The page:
The December HIT Standards Committee included a discussion of the work ahead for the next year based on the priorities we’ve heard from stakeholders. We’ll have 10 in person and 2 telephonic meetings in 2012. Our topics by quarter will be as follows
1. Assuming that the Meaningful Use Stage 2 Standards and Certification Notice of Proposed Rulemaking will be published in early 2012, the HIT STandards Committee will need to review any comments submitted. In the meantime, we’ll continue work on testing criteria and will ensure any test scripts are piloted before they are finalized.
2. Quality Measurement standards
As I’ve mentioned in other posts, there are three key elements of work needed to improve quality measure computation and submission. First, quality measures need to be simplified so they are based on data elements that exist in EHRs and are captured during normal workflow. Second there needs to be a simple mechanism for submitting numerators and denominators (or the de-identified records that make up numerators and denominators) to CMS. Finally, there needs to be a simple query language created so that new quality measures can be designed without have to write new code.
3. NwHIN Exchange refinement
Previous analysis by the NwHIN Power Team included recommendations for improving the NwHIN Implementation Guides especially the Patient Discovery Specification and ebXML metadata.
4. Value sets/vocabulary mapping
Ideally the National Library of Medicine will host all the necessary vocabularies and crosswalks needed for Meaningful Use Stage 2 including ICD9, ICD10, SNOMED-CT, LOINC, RxNorm, and value sets (language, gender, smoking status etc)
1. NwHIN portfolio – the Direct and Exchange projects require supporting components such as provider directories. We need to finalize specifications for these items.
2. Query Health review – in the December HIT Standards Committee meeting we heard about Query Health and sending questions to data rather than aggregating data centrally. We’ll need to finalize the standards for defining medical concepts used in queries, the query language itself, and responses.
3, Radiology Standards – DICOM is a non-standard standard. Many manufacturers of image modalities, PACS, and viewing software extend the standard in proprietary ways. If we want HIEs to support image exchange, we’ll need a single, constrained implementation guide for image content. Ideally we’ll separate content standards from transport standards. At present DICOM mixes the two.
4. Governance – We need to ensure alignment between the S&I Framework, HIT Standards Committee and SDOs. Setting common priorities, aligning the work, and coordinating the products of multiple SDOs will take creative governance.
1. Detailed Clinical Models – as we consider simplified transition of care summaries such as GreenCDA, we also need to consider simplifications to the HL7 RIM such as Stan Huff’s CIMI initiative.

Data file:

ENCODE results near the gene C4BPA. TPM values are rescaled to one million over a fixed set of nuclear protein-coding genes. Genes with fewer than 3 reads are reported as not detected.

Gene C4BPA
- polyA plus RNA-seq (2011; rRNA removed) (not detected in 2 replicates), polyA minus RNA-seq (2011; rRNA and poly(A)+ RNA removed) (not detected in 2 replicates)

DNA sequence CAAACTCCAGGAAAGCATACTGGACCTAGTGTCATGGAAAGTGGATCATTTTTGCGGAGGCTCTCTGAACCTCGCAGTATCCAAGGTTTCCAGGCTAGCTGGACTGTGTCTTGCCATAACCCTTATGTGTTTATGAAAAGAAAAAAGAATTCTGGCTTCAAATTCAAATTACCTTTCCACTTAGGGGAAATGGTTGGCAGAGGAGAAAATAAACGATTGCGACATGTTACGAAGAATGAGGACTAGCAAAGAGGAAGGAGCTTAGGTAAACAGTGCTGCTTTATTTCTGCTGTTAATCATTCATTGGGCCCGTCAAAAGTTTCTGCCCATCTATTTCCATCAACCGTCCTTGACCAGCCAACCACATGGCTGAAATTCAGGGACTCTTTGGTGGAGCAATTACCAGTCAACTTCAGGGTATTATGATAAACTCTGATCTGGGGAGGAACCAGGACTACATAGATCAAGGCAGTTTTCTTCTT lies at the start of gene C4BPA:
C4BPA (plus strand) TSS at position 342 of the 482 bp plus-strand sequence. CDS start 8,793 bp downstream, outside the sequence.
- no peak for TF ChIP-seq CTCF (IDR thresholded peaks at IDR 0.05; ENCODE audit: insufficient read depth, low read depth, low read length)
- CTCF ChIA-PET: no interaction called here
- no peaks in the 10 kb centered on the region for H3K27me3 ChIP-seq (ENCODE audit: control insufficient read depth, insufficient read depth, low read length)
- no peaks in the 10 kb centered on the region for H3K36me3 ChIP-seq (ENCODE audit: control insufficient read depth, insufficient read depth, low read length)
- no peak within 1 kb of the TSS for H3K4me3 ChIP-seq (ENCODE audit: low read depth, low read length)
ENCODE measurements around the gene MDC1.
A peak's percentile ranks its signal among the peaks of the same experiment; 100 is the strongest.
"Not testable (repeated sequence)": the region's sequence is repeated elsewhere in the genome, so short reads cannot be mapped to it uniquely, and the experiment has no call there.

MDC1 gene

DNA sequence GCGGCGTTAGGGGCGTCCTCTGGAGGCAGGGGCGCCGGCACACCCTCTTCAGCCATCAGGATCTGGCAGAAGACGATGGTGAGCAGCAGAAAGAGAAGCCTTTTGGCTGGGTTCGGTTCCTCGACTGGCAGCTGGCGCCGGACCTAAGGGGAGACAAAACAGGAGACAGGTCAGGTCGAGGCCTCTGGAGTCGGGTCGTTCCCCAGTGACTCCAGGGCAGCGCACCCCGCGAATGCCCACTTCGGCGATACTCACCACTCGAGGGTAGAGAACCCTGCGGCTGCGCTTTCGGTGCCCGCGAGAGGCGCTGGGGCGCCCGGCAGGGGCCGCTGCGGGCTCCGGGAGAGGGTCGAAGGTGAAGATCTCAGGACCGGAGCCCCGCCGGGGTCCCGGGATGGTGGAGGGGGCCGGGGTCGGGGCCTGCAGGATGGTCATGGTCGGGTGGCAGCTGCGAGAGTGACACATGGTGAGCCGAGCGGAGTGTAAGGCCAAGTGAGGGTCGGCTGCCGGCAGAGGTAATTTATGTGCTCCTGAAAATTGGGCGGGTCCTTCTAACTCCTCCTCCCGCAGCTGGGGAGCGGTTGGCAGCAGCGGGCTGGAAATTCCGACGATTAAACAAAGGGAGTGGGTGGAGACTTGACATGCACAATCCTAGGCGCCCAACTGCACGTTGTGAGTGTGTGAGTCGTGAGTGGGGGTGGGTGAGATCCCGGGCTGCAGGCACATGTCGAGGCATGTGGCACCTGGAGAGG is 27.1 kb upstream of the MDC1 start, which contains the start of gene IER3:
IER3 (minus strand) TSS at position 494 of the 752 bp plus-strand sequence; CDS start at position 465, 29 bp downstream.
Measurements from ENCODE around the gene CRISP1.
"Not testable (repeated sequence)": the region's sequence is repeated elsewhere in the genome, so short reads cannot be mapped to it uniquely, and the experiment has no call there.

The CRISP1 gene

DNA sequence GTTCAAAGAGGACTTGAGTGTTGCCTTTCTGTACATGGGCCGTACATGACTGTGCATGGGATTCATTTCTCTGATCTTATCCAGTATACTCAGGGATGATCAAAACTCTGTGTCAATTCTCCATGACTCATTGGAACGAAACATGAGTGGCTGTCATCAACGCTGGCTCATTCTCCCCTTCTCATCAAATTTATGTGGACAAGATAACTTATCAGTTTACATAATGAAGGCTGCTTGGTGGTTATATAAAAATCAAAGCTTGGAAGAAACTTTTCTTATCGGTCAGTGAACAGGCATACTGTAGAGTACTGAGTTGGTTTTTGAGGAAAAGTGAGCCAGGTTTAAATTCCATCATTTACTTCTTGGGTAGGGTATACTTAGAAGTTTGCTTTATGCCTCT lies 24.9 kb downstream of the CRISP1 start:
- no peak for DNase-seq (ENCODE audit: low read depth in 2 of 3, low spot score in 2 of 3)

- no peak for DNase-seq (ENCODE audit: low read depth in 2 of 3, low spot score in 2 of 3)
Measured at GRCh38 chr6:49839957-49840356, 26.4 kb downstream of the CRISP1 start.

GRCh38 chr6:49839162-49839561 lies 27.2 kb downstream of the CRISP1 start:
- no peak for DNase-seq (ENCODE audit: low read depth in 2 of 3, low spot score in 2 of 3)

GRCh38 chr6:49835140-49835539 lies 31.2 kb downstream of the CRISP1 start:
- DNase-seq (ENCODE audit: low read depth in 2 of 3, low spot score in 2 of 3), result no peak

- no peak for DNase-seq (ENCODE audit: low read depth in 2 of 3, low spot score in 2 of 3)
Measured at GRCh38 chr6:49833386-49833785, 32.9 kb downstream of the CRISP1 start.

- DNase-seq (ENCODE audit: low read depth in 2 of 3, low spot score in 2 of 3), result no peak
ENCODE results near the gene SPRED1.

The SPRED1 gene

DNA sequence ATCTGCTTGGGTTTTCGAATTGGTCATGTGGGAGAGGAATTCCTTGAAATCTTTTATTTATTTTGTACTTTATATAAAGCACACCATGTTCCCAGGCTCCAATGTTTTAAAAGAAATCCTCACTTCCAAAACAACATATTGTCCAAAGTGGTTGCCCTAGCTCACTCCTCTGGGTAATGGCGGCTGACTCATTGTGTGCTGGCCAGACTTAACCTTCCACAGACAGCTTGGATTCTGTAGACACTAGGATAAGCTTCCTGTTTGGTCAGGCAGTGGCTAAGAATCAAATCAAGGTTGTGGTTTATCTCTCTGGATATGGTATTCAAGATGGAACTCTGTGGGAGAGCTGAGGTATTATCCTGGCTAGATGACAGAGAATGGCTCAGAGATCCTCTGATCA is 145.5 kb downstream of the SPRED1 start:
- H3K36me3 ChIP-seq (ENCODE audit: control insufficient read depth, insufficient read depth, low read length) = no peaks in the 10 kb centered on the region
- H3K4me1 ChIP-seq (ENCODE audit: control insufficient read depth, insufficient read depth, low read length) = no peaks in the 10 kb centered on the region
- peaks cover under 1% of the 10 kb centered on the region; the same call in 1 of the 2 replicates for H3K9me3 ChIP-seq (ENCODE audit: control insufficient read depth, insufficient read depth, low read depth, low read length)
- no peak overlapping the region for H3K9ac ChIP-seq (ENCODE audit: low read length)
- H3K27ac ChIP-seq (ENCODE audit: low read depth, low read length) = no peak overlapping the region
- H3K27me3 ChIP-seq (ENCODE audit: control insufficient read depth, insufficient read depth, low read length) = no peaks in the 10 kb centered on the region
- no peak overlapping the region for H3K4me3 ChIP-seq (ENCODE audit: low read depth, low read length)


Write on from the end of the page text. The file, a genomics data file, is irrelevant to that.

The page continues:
2. Consumer-mediated information exchange – HIE needs to include provider to provider and provider to patient models so that we have a patient centered architecture that more easily supports privacy preferences for data exchange.
3. One-stop-shop for resources – HITSP specifications were challenging for implementers because they were based on indirection – a HITSP guide pointed to an IHE guide which pointed to a password protected SDO website. We need one stop shopping with all the intellectual property necessary for implementation in one place that developers can easily access. We need to finalize the plan and resources to do this.
4. GreenCDA – Simplified XML that eliminates any need for implementers to know the HL7 RIM significantly reducing barriers to writing HIE software. We need to finalize the standard tags for Green CDA.
1. Maintenance strategy for standards – Once we complete the implementation guides for Meaningful Use, there will need to be ongoing maintenance and improvement by SDOs and other organizations. We need to figure out how that will be done.
2. Public Health – As new approaches for public health evolve, such as Biosense 2.0 in the Amazon Cloud, we’ll need to ensure the standards are available to support them.
3. Data/Practice Portability from EHR to EHR – To date, Meaningful Use has not included the complete export of data from one EHR and the complete import of data into another EHR needed for a clinician to change vendors. Enabling "EHR portability" would be a great service to the provider community.
4. APIs/tools such as conformance testing and HIE validation – to support implementers, we’ll need tools that validate the correct implementation of content, vocabulary, and transport standards.
Every year, the national standards activities expand, refine, and constrain implementation specifications. Although there will always be work to do, we’re on a great trajectory in 2012.
In addition to his CIO role at BIDMC, Dr. Halamka blogs at GeekDoctor.blogspot.com.